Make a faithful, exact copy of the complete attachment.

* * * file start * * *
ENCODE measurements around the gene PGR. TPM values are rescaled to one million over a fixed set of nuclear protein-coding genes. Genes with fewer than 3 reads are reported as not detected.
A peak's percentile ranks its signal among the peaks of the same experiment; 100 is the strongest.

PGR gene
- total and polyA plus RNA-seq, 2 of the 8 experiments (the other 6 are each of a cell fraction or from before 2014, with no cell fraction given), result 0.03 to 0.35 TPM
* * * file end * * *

ENCODE measurements around the gene PGR. TPM values are rescaled to one million over a fixed set of nuclear protein-coding genes. Genes with fewer than 3 reads are reported as not detected.
A peak's percentile ranks its signal among the peaks of the same experiment; 100 is the strongest.

PGR gene
- total and polyA plus RNA-seq, 2 of the 8 experiments (the other 6 are each of a cell fraction or from before 2014, with no cell fraction given), result 0.03 to 0.35 TPM